Stephanie Parente wasn't the kind of student who would blow off a college chemistry exam. The 19-year-old Loyola sophomore and speech pathology major was far too studious for that, her friends said.
After she didn't show up for class Monday, college officials called the Sheraton hotel in Towson, where her family was staying on a visit from Long Island, N.Y. There, inside a locked room about 3 p.m. Monday, a hotel employee found the bodies of Stephanie Parente, her 11-year-old sister, Catherine, and their parents, William, 59, and Betty, 58.
They were not shot or stabbed, and one of the parents was likely responsible for the murder-suicide, Cpl. Michael Hill, a Baltimore County police spokesman, said Tuesday. He declined to give details or say whether there was evidence of a motive.
"With sadness, we report a whole family is dead," Hill said at a news conference Tuesday. He said more information would be released Wednesday.
The family lived in Garden City on Long Island, a small, upper-middle-class community with one of the largest shopping malls in the world. William Parente was a tax and estate lawyer with a midtown Manhattan office. Betty Parente was a homemaker and a charity fundraiser. Catherine was a sixth-grader at a Garden City middle school.
Stephanie Parente also had attended Garden City public schools. At Loyola College, she was a coxswain for the men's crew team and a player on the club field hockey team. She danced at school rallies and loved going out. She wanted to be a dentist.
"She was always full of life and happy and smiling," said Stefanie Spain, a sophomore who lived in Parente's dorm during her freshman year. "She was always making people laugh."
Dave Thompson, a sophomore who was on the crew team with Stephanie, said she had helped out with Habitat for Humanity last year and was planning to study in England in the fall.
Robert J. Krener, who owns a real estate brokerage, said he sold the Parentes their Garden City house about 12 years ago. Then the Kreners moved into the house next door about 2 1/2 years ago.
"You can't find finer people. And the daughters - oh, my God," Krener said. "I remember when they were trying to make the choices for [Stephanie] to go to college."
Krener said he didn't know the family had gone to Maryland to visit their daughter at Loyola. When police came to his house Monday and started asking questions about them, Krener became worried. He and his wife called Betty Parente's cell phone and didn't get an answer. They called the Parentes' condo in Westhampton. Nothing.
By then, concern was also growing among Stephanie Parente's friends in Maryland.
The last official record of her on campus was Sunday morning, when she swiped her ID card and had breakfast with her roommates in a dining hall. Her friends knew that her family was visiting for the weekend and that she was spending time with them.
Sunday night, college officials said, she wasn't in her room studying, though her chemistry textbook lay open on her desk.
Friends called her cell phone, but she didn't answer. Then they called her family's hotel room. Her father picked up and told them Stephanie would be staying the night with them, said the Rev. Brian Linnane, Loyola's president.
Not long after the college notified the hotel about her absence Monday, word spread about the deaths.
"It is very devastating for us," Linnane said. "Stephanie was a very gifted, bright young woman. ... This is a grievous wound and a terrible loss of someone with real promise."
The bodies were found Monday in a locked room in the Sheraton Baltimore North, near Towson Town Center mall. They were taken to the state medical examiner's office in Baltimore, where autopsies were to be conducted Tuesday, police said.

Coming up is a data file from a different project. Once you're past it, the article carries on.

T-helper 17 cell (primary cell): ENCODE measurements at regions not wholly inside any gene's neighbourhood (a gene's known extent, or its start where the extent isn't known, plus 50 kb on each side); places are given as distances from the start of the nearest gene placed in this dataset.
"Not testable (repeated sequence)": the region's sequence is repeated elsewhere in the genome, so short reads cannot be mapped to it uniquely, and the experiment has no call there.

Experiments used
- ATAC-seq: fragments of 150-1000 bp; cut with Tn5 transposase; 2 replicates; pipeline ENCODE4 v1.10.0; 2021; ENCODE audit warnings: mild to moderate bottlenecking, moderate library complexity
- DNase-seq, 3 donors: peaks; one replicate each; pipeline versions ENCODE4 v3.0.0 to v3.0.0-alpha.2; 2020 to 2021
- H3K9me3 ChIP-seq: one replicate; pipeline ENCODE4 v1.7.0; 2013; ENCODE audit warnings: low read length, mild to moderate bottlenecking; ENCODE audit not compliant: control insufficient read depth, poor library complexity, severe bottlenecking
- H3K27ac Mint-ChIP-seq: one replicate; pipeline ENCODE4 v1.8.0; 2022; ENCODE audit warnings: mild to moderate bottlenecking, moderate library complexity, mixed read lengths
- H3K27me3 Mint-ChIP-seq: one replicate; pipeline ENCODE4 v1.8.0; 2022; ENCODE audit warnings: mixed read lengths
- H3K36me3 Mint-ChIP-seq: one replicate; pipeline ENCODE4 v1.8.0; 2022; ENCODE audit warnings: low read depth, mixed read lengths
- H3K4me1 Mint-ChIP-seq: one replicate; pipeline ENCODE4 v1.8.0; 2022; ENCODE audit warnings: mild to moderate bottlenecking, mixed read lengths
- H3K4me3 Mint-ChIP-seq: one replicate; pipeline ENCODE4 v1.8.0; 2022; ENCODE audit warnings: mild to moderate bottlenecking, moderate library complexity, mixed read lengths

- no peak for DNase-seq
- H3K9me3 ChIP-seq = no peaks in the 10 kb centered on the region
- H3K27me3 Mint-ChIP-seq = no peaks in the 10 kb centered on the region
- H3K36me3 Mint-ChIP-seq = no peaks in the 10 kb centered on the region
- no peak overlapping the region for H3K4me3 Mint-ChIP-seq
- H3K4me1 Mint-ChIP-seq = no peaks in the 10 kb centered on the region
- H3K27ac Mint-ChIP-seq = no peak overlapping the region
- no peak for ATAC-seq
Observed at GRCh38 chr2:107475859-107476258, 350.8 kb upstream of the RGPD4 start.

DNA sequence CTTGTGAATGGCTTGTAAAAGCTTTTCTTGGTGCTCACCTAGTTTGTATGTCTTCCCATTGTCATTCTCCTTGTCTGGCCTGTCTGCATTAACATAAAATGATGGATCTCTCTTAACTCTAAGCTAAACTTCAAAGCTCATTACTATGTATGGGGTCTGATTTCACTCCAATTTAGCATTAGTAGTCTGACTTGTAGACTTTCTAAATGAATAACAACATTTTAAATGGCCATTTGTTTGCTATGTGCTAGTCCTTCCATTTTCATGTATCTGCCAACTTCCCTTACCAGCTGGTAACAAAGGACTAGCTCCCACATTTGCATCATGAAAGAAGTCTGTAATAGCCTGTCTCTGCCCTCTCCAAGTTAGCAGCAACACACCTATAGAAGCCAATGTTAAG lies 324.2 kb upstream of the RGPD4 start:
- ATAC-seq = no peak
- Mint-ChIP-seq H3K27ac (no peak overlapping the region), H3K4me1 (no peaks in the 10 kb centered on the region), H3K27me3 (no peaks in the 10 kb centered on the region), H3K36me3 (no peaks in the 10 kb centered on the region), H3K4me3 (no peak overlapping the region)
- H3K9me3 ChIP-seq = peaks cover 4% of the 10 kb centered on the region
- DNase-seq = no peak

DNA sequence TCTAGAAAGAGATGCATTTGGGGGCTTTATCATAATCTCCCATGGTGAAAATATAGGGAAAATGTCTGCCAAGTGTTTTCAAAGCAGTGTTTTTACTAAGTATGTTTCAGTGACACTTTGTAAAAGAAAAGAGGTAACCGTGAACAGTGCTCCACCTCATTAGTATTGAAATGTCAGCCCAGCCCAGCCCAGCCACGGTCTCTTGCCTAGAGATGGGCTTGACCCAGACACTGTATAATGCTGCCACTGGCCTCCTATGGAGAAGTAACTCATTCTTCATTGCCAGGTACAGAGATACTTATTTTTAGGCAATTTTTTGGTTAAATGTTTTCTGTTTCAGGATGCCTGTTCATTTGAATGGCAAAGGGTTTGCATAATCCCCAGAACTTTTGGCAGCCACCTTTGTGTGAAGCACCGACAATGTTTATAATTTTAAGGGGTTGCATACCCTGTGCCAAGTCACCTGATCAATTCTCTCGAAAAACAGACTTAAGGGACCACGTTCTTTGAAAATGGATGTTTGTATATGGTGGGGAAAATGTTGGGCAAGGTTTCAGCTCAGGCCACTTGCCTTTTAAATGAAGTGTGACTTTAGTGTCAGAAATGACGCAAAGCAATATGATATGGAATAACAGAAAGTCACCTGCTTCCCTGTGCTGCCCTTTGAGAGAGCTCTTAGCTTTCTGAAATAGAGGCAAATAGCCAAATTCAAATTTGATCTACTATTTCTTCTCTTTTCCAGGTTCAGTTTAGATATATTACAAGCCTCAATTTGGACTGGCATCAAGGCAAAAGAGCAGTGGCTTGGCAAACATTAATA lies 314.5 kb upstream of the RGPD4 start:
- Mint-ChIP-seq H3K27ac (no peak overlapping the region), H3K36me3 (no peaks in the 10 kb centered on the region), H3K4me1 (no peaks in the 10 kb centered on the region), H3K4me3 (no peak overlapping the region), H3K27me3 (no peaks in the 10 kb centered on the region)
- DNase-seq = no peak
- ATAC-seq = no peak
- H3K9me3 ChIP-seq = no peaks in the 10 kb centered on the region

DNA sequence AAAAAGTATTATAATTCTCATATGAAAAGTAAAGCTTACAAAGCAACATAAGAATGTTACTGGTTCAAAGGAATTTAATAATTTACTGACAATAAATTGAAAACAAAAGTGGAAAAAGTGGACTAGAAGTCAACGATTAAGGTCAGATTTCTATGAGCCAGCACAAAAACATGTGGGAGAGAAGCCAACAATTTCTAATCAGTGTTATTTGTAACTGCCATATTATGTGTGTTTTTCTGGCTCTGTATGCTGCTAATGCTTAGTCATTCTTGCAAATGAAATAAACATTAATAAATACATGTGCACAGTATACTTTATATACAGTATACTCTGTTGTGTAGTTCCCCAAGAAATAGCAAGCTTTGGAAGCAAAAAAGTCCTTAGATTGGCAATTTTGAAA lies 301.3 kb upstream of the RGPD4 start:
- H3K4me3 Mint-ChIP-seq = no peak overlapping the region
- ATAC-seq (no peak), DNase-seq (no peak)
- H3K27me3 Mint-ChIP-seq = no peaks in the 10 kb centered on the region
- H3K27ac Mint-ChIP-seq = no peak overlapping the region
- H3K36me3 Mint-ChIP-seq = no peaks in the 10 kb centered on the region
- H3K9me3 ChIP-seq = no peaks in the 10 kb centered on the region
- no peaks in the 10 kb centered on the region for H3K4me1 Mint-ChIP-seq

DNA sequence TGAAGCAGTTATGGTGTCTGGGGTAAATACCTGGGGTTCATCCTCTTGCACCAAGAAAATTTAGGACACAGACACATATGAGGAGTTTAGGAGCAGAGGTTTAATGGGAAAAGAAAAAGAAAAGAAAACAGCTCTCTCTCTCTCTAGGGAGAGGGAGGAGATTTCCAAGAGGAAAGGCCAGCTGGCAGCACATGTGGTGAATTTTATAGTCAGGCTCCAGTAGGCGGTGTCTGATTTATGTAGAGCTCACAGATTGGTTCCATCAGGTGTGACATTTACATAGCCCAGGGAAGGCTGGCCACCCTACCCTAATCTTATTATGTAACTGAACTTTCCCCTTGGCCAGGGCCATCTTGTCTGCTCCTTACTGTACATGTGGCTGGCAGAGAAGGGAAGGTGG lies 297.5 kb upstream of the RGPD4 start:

Baltimore County investigators are consulting with police in New York, but no county officers had been sent there Tuesday morning, said Hill, the police spokesman. He would not say whether a suicide note or other evidence of a motive was found in the hotel room.
The discovery of the Parentes' bodies came a little more than a year after a father was charged in the drowning deaths of three children in a bathtub at a downtown Baltimore hotel, and two days after five members of a Frederick County family were found dead in an apparent murder-suicide.
As word of the Parentes' deaths spread across the tight-knit Loyola campus Monday night, an impromptu service was held in the Catholic college's chapel for Stephanie's friends.
Tuesday, a campuswide e-mail was sent to Loyola students, faculty and staff. Even students who did not know Stephanie Parente said they were shocked and saddened.
In the prayer garden next to the chapel, a dozen of her friends gathered in the afternoon to cry, hug and lean on each other. Students said their Catholic faith and deep sense of community would help them through.
"Our faith is an important resource for us to turn to because we're really confronting the mystery of evil," Linnane, the school president, said.
More than 1,000 Loyola students came together in Alumni Memorial Chapel for the Mass on Tuesday night, lining the walls and sitting on the floor and altar. They sang "Lord of All Hopefulness" and "Amazing Grace" in a service led by Linnane.
A framed black-and-white photograph of Stephanie Parente was placed on a table.
Her roommates sat in the front row after walking up a side aisle, holding each other's hands. Two of them delivered the readings, about death and salvation.
Three other roommates also came to the altar to read the prayers of the faithful. Through tears, they offered prayers for all the young people who leave the world too early, for William and Betty Parente, for Catherine and, finally, for Stephanie.
"You brightened our lives," a roommate said, "and we'll never forget you."
Baltimore Sun reporter Gus G. Sentementes contributed to this article.
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